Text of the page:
This concept is actually alluded to in the tenth plage (Shemos 12:23):

ולא יתן את המשחית לבא אל בתיכם לנגף

And He will not let the destroyer come into your houses to afflict.

While this is also referring to outside harm (I think there is a Maharsha about that), one meaning is that the plague itself is being held back from afflicting the Jews.

(I admit that it is still hard to apply in this case, because each Egyptian firstborn was individually targeted.)

Two other rules that apply here:

The world as a whole and a nation as a whole are judged in the same way as an individual is judged.

Young children dying is a punishment to the parents, not to the child. (See shabbos 32b)

  • Thank you for your answer. Only that it seems to contradict the rabbi's statement that babies are not good or bad, but innocent. Be it as it may, if innocent babies die, it causes great grief to the parent, the sinner. But why should innocent people suffer for the sinner's deeds? The Bible says that the son shall not pay the sins of the father. How do we reconcile the two? Least we say the son being referred to in Scripture only applies to a son who is 13. That is without textual support, though. And still seems immoral. – Shmuel Nov 5 at 22:41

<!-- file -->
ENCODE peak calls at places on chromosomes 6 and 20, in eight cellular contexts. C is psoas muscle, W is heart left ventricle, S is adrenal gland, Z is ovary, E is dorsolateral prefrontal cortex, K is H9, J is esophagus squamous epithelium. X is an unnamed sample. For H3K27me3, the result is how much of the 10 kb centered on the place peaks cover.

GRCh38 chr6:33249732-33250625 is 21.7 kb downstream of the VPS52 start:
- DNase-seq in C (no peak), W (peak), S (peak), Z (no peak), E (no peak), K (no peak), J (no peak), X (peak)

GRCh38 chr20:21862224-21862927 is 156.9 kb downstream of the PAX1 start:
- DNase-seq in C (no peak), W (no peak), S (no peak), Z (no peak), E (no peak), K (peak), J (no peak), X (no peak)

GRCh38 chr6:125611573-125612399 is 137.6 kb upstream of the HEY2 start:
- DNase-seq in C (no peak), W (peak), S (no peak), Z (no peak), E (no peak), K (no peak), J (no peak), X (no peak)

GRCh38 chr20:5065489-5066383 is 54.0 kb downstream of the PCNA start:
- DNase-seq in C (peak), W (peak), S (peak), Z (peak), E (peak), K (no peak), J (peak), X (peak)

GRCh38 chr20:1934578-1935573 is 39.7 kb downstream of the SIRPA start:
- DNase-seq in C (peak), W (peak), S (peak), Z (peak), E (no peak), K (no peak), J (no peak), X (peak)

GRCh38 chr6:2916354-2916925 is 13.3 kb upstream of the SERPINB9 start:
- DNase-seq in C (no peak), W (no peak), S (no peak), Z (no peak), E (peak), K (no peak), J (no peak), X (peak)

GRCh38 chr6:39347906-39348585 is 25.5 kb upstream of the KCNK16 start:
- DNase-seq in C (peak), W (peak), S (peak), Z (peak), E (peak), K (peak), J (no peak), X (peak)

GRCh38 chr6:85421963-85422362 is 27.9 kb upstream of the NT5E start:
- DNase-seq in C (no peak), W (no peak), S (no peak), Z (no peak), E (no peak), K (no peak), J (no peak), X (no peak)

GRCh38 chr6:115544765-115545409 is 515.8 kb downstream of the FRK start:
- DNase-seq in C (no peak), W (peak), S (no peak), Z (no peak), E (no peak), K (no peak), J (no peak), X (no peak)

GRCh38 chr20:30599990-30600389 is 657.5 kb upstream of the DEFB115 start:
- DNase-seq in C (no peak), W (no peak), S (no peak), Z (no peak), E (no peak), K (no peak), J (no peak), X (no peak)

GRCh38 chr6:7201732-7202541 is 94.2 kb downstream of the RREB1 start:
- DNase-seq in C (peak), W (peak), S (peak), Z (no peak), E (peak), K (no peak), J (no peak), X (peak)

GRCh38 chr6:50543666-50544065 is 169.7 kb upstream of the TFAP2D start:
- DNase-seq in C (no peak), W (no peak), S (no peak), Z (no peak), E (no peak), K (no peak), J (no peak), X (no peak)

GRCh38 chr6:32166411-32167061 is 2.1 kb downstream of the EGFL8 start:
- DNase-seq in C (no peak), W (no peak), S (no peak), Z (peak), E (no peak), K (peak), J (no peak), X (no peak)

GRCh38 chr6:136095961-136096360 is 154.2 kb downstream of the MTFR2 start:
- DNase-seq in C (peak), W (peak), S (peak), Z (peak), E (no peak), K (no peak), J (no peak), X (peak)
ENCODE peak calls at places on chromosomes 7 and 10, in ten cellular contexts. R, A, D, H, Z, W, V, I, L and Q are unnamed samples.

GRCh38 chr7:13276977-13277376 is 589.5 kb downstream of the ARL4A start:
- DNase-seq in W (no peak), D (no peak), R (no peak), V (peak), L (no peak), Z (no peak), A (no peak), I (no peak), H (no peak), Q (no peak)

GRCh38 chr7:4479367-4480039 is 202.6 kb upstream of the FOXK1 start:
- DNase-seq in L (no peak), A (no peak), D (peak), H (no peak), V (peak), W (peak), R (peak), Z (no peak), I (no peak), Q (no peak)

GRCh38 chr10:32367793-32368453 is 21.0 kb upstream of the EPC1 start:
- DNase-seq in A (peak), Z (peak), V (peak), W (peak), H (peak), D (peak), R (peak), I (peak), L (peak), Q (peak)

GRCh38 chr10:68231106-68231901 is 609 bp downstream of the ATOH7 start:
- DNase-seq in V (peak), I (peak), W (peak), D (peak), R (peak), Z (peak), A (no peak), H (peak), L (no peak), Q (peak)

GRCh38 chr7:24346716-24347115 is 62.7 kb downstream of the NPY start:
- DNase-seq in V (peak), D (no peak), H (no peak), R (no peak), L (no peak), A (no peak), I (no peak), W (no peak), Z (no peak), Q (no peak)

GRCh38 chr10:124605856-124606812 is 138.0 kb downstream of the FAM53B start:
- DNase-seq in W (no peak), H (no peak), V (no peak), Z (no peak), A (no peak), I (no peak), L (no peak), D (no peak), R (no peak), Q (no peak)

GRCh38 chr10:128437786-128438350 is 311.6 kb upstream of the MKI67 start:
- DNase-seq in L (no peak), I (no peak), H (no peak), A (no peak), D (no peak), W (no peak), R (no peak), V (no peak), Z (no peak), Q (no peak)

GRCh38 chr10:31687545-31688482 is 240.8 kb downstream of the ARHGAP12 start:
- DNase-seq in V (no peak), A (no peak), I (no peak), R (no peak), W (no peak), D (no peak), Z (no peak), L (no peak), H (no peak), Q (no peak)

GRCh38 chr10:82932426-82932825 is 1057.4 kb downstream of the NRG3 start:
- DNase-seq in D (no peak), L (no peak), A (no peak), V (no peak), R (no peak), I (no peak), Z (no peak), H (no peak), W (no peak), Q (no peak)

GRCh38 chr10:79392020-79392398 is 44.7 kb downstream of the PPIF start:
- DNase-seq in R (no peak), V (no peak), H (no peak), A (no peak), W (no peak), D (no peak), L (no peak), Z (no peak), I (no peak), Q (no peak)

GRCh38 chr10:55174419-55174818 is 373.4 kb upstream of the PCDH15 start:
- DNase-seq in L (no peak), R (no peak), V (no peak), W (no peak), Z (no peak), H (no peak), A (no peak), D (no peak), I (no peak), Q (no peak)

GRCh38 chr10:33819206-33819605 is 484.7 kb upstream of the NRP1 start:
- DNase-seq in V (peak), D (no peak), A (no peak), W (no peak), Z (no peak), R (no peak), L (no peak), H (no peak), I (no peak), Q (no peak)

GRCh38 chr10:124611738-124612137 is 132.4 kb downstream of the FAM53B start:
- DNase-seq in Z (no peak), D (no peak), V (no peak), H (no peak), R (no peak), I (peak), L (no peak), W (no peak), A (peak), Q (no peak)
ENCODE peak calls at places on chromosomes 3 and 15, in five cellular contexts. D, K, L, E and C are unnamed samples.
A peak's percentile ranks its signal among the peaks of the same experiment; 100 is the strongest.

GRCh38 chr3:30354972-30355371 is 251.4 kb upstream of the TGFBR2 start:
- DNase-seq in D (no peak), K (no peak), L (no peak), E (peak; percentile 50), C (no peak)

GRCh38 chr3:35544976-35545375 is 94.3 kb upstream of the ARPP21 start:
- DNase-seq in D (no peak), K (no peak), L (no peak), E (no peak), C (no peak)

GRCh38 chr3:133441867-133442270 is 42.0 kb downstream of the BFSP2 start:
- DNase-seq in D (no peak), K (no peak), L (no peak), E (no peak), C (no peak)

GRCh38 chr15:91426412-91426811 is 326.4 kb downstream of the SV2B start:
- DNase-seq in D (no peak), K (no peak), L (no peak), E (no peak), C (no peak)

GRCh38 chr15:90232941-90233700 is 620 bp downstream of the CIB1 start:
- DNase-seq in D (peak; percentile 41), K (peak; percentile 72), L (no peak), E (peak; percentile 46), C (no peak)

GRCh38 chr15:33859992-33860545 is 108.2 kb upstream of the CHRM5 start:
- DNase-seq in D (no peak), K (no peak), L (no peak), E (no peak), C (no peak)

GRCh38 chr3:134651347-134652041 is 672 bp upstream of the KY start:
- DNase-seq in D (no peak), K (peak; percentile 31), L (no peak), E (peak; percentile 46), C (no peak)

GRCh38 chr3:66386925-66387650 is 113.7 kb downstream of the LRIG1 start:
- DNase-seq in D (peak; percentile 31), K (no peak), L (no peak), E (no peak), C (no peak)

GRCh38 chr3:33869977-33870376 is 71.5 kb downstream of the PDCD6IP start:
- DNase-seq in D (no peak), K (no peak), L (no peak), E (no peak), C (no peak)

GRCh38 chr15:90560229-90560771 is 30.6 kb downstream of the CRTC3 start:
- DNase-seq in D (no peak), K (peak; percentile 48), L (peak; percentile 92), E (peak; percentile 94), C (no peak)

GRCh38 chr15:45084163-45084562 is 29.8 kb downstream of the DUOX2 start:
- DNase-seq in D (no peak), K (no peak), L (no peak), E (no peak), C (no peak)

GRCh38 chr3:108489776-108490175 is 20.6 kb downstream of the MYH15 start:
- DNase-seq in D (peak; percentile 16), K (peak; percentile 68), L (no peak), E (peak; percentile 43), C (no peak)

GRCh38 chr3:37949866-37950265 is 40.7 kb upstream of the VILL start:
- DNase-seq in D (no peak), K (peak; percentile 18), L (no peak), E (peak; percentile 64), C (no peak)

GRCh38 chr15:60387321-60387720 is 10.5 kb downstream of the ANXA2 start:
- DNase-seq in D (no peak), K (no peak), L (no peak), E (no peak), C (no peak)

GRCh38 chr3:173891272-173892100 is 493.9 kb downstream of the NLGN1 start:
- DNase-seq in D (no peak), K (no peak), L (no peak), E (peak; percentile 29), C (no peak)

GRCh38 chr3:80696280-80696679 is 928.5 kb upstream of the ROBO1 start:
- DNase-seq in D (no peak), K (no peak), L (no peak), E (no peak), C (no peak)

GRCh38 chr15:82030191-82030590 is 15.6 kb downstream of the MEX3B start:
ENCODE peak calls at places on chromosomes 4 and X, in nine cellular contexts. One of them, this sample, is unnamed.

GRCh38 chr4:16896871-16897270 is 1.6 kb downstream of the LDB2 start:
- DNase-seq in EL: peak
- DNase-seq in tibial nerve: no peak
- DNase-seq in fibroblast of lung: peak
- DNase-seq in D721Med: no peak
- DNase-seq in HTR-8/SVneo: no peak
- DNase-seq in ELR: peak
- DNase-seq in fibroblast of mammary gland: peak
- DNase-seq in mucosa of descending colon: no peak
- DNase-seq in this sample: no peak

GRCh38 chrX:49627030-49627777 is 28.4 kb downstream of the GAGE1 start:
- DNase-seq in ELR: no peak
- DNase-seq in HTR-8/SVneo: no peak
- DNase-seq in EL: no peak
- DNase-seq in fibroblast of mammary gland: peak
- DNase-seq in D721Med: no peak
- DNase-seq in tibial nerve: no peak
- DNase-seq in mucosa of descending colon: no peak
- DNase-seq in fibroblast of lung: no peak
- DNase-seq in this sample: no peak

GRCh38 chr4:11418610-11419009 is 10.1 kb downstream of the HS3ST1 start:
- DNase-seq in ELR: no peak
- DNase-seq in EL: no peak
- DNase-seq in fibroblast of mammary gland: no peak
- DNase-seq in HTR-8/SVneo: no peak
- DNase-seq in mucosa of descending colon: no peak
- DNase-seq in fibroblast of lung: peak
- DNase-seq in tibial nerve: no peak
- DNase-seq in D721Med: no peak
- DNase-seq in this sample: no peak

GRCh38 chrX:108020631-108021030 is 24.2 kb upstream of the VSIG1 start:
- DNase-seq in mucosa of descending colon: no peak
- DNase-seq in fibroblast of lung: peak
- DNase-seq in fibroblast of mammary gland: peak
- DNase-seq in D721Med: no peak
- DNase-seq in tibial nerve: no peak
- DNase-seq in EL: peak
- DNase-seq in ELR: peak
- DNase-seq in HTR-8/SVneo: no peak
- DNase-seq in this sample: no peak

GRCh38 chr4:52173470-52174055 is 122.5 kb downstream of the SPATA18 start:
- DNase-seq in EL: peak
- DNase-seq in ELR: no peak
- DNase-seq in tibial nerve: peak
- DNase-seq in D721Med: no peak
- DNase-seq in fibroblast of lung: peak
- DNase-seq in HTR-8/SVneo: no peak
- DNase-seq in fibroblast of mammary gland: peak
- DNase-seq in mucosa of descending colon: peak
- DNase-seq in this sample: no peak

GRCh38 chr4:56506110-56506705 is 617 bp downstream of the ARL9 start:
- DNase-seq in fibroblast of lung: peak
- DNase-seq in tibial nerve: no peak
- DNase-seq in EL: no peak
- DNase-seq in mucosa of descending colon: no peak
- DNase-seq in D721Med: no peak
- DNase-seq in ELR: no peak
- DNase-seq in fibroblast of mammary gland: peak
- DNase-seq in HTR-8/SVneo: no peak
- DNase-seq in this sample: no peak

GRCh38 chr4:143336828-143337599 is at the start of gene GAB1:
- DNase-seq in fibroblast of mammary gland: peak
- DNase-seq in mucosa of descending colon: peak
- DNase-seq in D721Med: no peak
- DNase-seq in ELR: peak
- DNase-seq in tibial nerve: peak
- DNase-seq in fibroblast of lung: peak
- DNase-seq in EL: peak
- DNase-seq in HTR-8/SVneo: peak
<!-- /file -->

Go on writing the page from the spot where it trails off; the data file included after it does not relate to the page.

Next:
• Chazal say it explicitly. Let me try to look it up. – Mordechai Nov 5 at 22:44
  • Sorry that I can't be more explicit, the computer is giving me trouble – Mordechai Nov 5 at 22:52
  • That's ok. Take your time. : ) – Shmuel Nov 5 at 23:10
  • @Shmuel How many shades of innocency you know? It appears that we HAVE to agree on the terms first. – Al Berko Nov 6 at 14:06